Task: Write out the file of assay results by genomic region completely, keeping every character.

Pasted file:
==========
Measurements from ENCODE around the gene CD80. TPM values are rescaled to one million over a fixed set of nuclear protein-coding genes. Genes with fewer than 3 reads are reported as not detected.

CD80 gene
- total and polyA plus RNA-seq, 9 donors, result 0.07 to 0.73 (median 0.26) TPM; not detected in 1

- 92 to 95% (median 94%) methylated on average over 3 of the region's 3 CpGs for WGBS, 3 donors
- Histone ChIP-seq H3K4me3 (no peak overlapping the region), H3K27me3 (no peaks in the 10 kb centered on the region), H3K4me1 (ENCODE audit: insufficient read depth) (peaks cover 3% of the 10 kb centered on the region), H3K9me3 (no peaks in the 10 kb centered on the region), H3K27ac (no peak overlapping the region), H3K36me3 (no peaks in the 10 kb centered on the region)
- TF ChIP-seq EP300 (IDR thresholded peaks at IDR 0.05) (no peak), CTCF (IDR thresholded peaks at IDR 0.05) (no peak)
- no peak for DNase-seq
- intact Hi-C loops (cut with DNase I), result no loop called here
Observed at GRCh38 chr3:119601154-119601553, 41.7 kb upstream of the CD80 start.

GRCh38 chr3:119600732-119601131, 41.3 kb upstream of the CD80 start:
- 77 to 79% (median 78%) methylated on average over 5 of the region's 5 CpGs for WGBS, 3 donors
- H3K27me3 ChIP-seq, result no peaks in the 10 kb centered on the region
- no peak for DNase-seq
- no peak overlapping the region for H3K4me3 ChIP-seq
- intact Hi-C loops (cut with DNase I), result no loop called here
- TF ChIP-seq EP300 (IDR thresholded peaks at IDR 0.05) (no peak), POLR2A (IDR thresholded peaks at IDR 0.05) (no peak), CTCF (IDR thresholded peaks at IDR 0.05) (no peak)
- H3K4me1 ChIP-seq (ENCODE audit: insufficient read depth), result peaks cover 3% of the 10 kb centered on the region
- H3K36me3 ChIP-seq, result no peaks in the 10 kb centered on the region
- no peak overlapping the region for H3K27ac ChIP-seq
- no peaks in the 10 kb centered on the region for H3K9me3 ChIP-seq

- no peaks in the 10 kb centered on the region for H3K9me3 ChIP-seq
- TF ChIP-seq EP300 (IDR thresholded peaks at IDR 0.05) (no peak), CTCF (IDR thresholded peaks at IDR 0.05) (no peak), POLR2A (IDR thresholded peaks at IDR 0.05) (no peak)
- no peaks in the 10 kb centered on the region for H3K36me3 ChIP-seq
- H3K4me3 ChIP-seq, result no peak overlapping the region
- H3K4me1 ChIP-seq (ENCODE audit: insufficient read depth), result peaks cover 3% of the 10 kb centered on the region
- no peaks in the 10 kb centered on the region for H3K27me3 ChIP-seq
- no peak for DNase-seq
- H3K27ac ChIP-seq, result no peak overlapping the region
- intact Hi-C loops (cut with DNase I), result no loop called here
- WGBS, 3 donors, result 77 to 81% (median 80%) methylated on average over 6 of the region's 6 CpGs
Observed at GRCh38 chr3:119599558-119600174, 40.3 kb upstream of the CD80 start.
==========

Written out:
Measurements from ENCODE around the gene CD80. TPM values are rescaled to one million over a fixed set of nuclear protein-coding genes. Genes with fewer than 3 reads are reported as not detected.

CD80 gene
- total and polyA plus RNA-seq, 9 donors, result 0.07 to 0.73 (median 0.26) TPM; not detected in 1

- 92 to 95% (median 94%) methylated on average over 3 of the region's 3 CpGs for WGBS, 3 donors
- Histone ChIP-seq H3K4me3 (no peak overlapping the region), H3K27me3 (no peaks in the 10 kb centered on the region), H3K4me1 (ENCODE audit: insufficient read depth) (peaks cover 3% of the 10 kb centered on the region), H3K9me3 (no peaks in the 10 kb centered on the region), H3K27ac (no peak overlapping the region), H3K36me3 (no peaks in the 10 kb centered on the region)
- TF ChIP-seq EP300 (IDR thresholded peaks at IDR 0.05) (no peak), CTCF (IDR thresholded peaks at IDR 0.05) (no peak)
- no peak for DNase-seq
- intact Hi-C loops (cut with DNase I), result no loop called here
Observed at GRCh38 chr3:119601154-119601553, 41.7 kb upstream of the CD80 start.

GRCh38 chr3:119600732-119601131, 41.3 kb upstream of the CD80 start:
- 77 to 79% (median 78%) methylated on average over 5 of the region's 5 CpGs for WGBS, 3 donors
- H3K27me3 ChIP-seq, result no peaks in the 10 kb centered on the region
- no peak for DNase-seq
- no peak overlapping the region for H3K4me3 ChIP-seq
- intact Hi-C loops (cut with DNase I), result no loop called here
- TF ChIP-seq EP300 (IDR thresholded peaks at IDR 0.05) (no peak), POLR2A (IDR thresholded peaks at IDR 0.05) (no peak), CTCF (IDR thresholded peaks at IDR 0.05) (no peak)
- H3K4me1 ChIP-seq (ENCODE audit: insufficient read depth), result peaks cover 3% of the 10 kb centered on the region
- H3K36me3 ChIP-seq, result no peaks in the 10 kb centered on the region
- no peak overlapping the region for H3K27ac ChIP-seq
- no peaks in the 10 kb centered on the region for H3K9me3 ChIP-seq

- no peaks in the 10 kb centered on the region for H3K9me3 ChIP-seq
- TF ChIP-seq EP300 (IDR thresholded peaks at IDR 0.05) (no peak), CTCF (IDR thresholded peaks at IDR 0.05) (no peak), POLR2A (IDR thresholded peaks at IDR 0.05) (no peak)
- no peaks in the 10 kb centered on the region for H3K36me3 ChIP-seq
- H3K4me3 ChIP-seq, result no peak overlapping the region
- H3K4me1 ChIP-seq (ENCODE audit: insufficient read depth), result peaks cover 3% of the 10 kb centered on the region
- no peaks in the 10 kb centered on the region for H3K27me3 ChIP-seq
- no peak for DNase-seq
- H3K27ac ChIP-seq, result no peak overlapping the region
- intact Hi-C loops (cut with DNase I), result no loop called here
- WGBS, 3 donors, result 77 to 81% (median 80%) methylated on average over 6 of the region's 6 CpGs
Observed at GRCh38 chr3:119599558-119600174, 40.3 kb upstream of the CD80 start.